Rose Petal

You came to me from rose vermilion red;
so rude and flushed with health you seemed to be.
I was surprised when I discerned instead
your disposition was no longer free;
that, whilst you were so moist and soft, I then
with sadness realised your life was spent;
that you had chosen me as your last fen
between your zenith and your final rent.

What price for love you had to pay, and stain
upon your beauteous journey through short life,
so full of human tragedy and pain;
so savaged by our ugliness and strife.

And yet, you gift us your perfume unkempt
and beauty, which our hideousness preempts.

© 2011 John Anstie

(Read the author’s commentary on this poem)

12 Responses to Rose Petal

  1. Sabio Lantz says:

    May I ask: I think I understand that this is a conversation with a Rose, but is there an analogy? I don’t follow the lines:
    “so full of human tragedy and pain;
    so savaged by our ugliness and strife.”

    I loved the rose part — but puzzled here. Thanx for helping a learner.


    • PoetJanstie says:

      Sabio, firstly, thank you for paying me the compliment of reading my poem.

      In answer to your question, I agree that I have embedded human experience and frailty into the piece. The rose petal and the rose from which it came, are, as it were, an innocent witness to the best and the very worst that human beings perpetrate on the natural world by their own selfishness and greed. It may also help you to read a commentary I wrote for my other blog over at:


      • Sabio Lantz says:

        Yeah, Janstie, I guess I just didn’t understand how the rose was suppose to understand anything about “the selfishness and greed of human beings.”

        I thought, “Was it because the rose was picked?” Then I read the link you supplied and it seemed that you imagined the rose witnessing everything and thus apologized to the rose. You made the rose omniscient — that is what I missed. Now I get it, thanx.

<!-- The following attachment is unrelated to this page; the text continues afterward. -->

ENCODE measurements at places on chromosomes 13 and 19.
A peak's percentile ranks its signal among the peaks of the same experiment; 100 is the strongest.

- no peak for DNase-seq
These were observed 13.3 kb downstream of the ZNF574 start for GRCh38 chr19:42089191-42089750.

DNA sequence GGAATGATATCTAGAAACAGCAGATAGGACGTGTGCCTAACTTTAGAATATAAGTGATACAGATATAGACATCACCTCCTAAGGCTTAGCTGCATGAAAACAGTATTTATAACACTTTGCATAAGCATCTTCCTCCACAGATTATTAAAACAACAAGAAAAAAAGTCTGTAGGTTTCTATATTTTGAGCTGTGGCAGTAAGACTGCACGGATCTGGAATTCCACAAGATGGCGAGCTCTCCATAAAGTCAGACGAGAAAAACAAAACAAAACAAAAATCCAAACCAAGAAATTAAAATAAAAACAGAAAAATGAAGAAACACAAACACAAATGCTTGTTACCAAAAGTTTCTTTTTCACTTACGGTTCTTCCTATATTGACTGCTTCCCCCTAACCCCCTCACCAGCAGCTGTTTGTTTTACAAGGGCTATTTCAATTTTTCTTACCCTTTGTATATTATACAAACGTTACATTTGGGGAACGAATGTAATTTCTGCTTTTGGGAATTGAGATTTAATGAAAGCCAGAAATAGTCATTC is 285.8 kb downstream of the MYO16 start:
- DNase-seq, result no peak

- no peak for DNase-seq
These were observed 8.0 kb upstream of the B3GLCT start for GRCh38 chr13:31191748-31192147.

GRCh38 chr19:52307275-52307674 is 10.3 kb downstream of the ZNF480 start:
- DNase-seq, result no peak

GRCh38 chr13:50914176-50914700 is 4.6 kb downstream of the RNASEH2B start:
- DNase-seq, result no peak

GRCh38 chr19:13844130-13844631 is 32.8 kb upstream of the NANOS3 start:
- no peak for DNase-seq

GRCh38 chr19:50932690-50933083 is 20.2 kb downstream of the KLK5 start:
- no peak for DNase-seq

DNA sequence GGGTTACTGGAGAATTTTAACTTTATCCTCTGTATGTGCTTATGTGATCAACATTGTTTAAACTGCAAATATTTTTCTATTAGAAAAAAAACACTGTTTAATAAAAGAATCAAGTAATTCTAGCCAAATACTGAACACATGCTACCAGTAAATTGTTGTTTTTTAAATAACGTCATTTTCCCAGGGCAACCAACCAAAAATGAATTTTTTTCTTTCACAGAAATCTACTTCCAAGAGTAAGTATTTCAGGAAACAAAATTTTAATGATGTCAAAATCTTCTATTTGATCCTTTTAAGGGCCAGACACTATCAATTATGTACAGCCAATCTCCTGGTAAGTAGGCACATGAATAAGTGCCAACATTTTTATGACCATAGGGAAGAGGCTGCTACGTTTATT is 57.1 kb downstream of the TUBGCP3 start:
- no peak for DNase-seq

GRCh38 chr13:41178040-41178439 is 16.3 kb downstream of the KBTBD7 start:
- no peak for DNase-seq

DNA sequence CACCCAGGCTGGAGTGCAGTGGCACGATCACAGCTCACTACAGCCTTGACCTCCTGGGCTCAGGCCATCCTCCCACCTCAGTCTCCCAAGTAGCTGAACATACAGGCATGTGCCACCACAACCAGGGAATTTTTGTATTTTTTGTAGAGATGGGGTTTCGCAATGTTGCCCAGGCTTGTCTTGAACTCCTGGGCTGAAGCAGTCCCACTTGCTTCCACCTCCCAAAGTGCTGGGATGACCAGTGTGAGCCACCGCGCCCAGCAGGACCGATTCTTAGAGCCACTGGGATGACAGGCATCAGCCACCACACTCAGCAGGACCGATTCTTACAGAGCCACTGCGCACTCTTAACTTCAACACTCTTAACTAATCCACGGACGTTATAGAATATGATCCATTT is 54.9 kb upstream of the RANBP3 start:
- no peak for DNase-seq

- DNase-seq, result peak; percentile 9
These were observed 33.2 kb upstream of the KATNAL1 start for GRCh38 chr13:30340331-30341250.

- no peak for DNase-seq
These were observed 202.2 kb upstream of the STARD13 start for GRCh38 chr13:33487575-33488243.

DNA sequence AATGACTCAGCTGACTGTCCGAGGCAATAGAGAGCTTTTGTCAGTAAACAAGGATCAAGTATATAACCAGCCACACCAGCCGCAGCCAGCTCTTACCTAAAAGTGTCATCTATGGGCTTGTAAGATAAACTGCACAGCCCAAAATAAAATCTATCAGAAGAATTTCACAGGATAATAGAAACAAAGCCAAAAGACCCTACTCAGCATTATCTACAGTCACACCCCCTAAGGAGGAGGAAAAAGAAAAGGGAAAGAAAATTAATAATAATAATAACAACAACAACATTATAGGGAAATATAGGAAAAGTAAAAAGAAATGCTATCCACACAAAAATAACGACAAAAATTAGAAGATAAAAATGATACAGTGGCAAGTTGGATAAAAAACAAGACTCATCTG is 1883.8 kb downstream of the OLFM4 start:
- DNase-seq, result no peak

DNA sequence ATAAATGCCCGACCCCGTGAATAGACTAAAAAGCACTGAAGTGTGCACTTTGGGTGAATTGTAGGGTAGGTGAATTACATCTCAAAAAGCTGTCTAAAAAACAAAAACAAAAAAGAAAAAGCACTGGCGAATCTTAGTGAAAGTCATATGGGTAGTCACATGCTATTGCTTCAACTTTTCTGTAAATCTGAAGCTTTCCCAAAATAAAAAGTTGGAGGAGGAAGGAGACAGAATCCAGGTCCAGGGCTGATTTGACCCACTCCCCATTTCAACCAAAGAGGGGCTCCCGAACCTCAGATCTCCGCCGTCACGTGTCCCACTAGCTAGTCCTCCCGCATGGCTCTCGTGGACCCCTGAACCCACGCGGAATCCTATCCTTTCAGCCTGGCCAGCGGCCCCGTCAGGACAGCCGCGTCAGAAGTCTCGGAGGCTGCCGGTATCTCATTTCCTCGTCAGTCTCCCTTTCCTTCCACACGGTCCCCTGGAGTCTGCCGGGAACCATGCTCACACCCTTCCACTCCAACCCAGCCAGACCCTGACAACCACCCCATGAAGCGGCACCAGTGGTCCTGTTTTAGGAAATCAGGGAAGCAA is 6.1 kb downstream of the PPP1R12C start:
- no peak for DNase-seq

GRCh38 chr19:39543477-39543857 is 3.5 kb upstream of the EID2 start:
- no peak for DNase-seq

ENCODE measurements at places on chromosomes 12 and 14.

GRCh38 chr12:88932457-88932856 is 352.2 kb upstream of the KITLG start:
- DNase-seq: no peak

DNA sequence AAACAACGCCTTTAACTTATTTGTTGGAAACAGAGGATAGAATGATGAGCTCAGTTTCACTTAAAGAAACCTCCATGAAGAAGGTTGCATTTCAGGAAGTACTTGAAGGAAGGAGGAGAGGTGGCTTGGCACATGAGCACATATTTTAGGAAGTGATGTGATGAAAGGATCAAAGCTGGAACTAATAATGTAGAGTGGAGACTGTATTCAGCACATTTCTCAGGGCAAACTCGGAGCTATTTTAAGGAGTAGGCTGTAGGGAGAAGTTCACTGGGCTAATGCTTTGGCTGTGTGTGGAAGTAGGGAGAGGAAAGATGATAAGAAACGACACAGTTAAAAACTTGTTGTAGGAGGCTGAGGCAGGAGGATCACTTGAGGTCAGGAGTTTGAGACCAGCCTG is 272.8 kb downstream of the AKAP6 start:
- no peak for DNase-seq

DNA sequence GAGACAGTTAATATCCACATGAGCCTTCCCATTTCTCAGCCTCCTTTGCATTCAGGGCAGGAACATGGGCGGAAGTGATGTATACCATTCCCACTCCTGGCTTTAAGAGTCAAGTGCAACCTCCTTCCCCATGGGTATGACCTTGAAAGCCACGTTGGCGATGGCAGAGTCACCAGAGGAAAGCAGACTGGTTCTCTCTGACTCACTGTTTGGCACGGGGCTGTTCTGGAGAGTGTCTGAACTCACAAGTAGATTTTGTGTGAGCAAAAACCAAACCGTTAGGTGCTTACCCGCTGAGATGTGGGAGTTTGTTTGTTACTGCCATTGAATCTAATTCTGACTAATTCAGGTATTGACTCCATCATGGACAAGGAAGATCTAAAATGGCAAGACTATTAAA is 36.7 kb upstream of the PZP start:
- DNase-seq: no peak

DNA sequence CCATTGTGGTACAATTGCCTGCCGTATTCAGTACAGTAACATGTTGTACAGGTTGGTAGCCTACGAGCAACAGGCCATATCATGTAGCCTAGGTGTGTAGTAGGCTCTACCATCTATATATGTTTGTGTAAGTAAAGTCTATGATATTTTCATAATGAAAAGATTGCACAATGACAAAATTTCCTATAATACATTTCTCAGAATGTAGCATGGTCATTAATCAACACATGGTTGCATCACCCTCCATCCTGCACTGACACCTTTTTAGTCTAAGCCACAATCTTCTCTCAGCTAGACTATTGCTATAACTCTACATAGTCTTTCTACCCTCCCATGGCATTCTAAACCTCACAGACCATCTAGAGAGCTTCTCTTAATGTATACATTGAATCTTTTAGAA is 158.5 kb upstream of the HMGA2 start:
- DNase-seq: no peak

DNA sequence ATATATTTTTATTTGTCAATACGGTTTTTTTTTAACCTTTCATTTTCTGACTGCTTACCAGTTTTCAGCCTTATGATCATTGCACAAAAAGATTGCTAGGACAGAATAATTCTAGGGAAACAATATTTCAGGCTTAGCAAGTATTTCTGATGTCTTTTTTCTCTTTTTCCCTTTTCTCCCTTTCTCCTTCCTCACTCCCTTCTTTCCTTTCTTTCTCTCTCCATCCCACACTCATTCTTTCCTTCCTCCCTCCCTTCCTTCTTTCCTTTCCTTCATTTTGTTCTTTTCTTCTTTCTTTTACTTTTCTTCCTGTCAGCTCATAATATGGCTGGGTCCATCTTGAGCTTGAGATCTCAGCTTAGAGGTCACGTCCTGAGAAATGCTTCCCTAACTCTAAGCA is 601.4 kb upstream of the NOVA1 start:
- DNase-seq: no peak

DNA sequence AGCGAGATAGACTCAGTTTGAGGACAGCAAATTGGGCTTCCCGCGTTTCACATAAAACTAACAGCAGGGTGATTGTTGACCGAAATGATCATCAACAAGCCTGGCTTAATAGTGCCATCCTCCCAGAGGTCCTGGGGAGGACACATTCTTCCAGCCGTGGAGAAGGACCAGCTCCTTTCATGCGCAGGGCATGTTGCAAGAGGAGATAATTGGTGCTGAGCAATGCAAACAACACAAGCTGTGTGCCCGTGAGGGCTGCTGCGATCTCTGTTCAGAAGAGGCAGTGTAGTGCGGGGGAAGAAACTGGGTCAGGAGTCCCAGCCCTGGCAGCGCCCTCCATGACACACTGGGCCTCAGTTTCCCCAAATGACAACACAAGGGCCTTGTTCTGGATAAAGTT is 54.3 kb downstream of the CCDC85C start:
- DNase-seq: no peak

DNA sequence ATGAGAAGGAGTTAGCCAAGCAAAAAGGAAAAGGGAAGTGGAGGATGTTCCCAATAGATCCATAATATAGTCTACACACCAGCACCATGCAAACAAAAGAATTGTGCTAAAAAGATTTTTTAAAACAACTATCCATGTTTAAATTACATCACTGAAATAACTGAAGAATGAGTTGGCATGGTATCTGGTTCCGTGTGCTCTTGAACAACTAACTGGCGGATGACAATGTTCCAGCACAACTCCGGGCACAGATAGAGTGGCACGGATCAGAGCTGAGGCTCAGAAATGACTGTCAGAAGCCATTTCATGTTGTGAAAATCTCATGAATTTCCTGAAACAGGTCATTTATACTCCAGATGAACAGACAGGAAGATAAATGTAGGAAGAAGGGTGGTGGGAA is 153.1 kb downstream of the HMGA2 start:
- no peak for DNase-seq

Here is your quote, for other readers:

        What happened was that a small petal – a deep vermilion rose petal – blew in on a light breeze and landed on my sleeve. I could have brushed it off without thinking, but, for a moment, I just looked at it, admired it for what it really was and my thoughts focussed, for some reason known only to my right brain, on what had happened in the world during the short life of the rose from which it had come; what war, human misery and treachery had occurred in that short time; but also what good had been done; what valiant efforts to keep the peace in war-torn countries of the world; what individual moments of heroism and courage had been demonstrated by a soldier, activist, newshound or aid worker somewhere out there.


  2. The rose – an Elizabethan symbol, England’s rose, the war of the roses – the rose to me a personal symbol – my mother’s flower, stamped, sewn, painted, embossed and engraved on so many of her things that have come to me that now others think they are “my” symbol [though mine was ever a marguerite as my baptismal name is Margaret].

    Beyond that its shape shared by the shape of atoms, and nebulas – not a circle but a spiral, ever unfolding, explicating the cosmos, for me a sureness of the deity. I re-read the article you linked and your post script – a plea for life to live, as it must, for if there is a God– surely what links us to Him is that stuff which is life itself.

    Your sonnet compacts that philosophy in a perfect Shakespearean/Elizabethan sonnet. Noble, royal and elegant. Itself reflecting that which makes English the most human of languages – a sponge absorbing other thoughts, other languages, other forms reaching out around the globe, clumsy, stumbling but mostly curious, intelligent and probing! Excellent work.


    • PoetJanstie says:

      Gay, that is one very full comment and I am much complimented by the time you’ve taken to write it. Funnily enough, I still like this poem for what it means to me. Fact that it is a Shakespearean sonnet, gives it a certain classical cache and, as such is very pleasing. Your article and all the poems written by the others for dVerse Poets last week has added so much depth to the importance and variety of this poetic form. This is something that we should all be grateful for that dVerse Poets Pub has been so consistently good at doing.

      Thank you very much again, Gay.


  3. claudia says:

    between flourishing and fading…wow…you captured the beauty of the in between for sure..


  4. brian miller says:

    wow…this is beautiful….love the allusions to the rose….vermillion is a fav word for sure….and the moist…yet at the end of life….this was really stirring..nicely dont to form…


  5. Clearly suggests that poem is more then about a rose!


  6. LadyBlueRose's Thoughts Into Words says:

    shows the grace of a rose….

    Take care…


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